Chrome will block annoying, spammy ads globally starting July 9

Google Chrome to Expand Ad Blocking Worldwide on July 9th

The in-house Google Chrome ad-blocker, which was initially launched for United States, Canada, and Europe past year, is ready to roll out worldwide on July 9th, Google said in a blog post.

When filtering ads, Chrome follows the Better Ads Standards to determine if a site is displaying abusive ad experiences.

In doing so, it has come up with advertising standards based on the feedback of over 66,000 users, where some 12 types of ads on the web are considered "intrusive".

Once the filter goes live, Google has said that it will block out 12 different types of ads identified as causing frustration to users. Among them are auto-playing ads with sound, flashing animated ads, and ads occupying inordinately large areas of the display.

Google reports positive results after implementing ad blocking in Chrome past year.

Hopefully, this will encourage marketers to adhere to the Coalition's ad standards, and not devise new ways to skirt the guidelines and annoy users.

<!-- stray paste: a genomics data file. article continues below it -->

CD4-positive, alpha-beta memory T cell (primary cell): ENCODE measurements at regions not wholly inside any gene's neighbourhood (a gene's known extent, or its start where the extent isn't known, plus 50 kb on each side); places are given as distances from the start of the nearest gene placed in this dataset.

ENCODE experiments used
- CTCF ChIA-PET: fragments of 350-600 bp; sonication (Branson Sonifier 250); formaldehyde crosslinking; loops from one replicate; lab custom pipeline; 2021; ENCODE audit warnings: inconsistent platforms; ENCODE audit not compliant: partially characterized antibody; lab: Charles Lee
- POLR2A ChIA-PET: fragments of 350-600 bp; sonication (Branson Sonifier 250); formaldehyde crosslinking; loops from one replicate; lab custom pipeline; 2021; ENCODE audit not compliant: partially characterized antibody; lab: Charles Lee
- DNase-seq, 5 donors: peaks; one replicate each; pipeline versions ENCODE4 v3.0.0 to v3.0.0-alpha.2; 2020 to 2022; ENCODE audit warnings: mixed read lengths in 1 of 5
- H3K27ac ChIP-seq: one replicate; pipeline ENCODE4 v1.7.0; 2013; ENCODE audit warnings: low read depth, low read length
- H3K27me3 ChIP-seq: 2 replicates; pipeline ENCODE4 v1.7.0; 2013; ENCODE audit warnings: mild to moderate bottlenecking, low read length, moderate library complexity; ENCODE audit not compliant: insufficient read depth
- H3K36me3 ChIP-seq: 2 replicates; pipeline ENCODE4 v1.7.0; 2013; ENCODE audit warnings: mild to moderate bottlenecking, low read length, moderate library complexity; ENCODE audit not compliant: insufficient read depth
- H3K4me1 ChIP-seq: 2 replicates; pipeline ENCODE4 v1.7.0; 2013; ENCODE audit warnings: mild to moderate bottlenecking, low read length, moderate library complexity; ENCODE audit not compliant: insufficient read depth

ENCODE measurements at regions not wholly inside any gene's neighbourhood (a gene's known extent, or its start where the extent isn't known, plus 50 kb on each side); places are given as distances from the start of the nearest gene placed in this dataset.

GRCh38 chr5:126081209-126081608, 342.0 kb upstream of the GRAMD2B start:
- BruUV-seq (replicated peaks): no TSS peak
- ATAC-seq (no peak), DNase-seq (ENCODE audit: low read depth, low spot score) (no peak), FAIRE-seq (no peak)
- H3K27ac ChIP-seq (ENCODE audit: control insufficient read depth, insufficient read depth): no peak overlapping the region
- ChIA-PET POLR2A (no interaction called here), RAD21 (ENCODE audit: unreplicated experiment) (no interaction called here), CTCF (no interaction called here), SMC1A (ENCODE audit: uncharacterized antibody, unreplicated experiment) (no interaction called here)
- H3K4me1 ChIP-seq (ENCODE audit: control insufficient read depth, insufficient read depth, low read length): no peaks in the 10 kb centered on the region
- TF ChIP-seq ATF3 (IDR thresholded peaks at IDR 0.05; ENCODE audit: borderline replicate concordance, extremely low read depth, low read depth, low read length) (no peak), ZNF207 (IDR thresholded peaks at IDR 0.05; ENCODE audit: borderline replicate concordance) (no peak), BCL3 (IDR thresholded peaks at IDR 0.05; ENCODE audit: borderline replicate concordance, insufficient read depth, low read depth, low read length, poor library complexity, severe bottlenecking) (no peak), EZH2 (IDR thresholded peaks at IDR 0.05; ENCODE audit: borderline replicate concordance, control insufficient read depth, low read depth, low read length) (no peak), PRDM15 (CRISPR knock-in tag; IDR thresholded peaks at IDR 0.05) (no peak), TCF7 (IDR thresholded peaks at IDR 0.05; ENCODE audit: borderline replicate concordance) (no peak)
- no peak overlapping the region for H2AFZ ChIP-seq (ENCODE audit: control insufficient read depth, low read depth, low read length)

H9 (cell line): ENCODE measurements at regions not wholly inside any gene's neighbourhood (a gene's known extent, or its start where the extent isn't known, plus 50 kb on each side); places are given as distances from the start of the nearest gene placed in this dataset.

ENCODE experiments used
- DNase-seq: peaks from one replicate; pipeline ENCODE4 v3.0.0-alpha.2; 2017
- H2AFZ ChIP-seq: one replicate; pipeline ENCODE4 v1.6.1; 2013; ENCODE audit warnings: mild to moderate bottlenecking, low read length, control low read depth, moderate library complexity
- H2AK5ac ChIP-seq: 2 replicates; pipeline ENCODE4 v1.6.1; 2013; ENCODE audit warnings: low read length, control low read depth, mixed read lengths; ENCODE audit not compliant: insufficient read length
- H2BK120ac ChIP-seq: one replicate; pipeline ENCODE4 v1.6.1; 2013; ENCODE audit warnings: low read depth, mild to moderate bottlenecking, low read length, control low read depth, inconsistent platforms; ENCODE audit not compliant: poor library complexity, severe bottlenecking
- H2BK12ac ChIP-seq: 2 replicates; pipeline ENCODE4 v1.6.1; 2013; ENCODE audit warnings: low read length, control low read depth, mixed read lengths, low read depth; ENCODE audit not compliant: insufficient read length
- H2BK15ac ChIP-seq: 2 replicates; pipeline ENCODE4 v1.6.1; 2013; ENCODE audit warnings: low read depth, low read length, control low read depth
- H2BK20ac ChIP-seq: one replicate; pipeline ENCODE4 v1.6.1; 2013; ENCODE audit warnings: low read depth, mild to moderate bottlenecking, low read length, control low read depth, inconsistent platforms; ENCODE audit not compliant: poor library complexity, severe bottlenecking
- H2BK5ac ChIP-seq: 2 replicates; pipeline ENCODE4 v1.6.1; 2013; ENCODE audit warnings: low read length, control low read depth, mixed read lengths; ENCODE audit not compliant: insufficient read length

When the Better Ads Standards were first developed they only applied to sites in North America and Europe.

Chrome started blocking such ads back in February a year ago while Google also put a halt to selling ads that violate the Coalition for Better Ads' guidelines and have a negative impact on the web browsing experience. If not, you will have 30 days before Google automatically removes all the ads on your website.

"In the U.S., Canada, and Europe, website owners have successfully been able to make changes to the ads on their sites". According to Google, two thirds of publishers whose sites were labelled as non-compliant in the past are now in good standing and less than one per cent of all of the sites it has reviewed have had their ads filtered. Google analyzes sites and warns those with overly intrusive ads that they'll be added to a blacklist if they don't change their ways.

The company also shared some of the early successes of its ad blocker program in the US, Canada and Europe.

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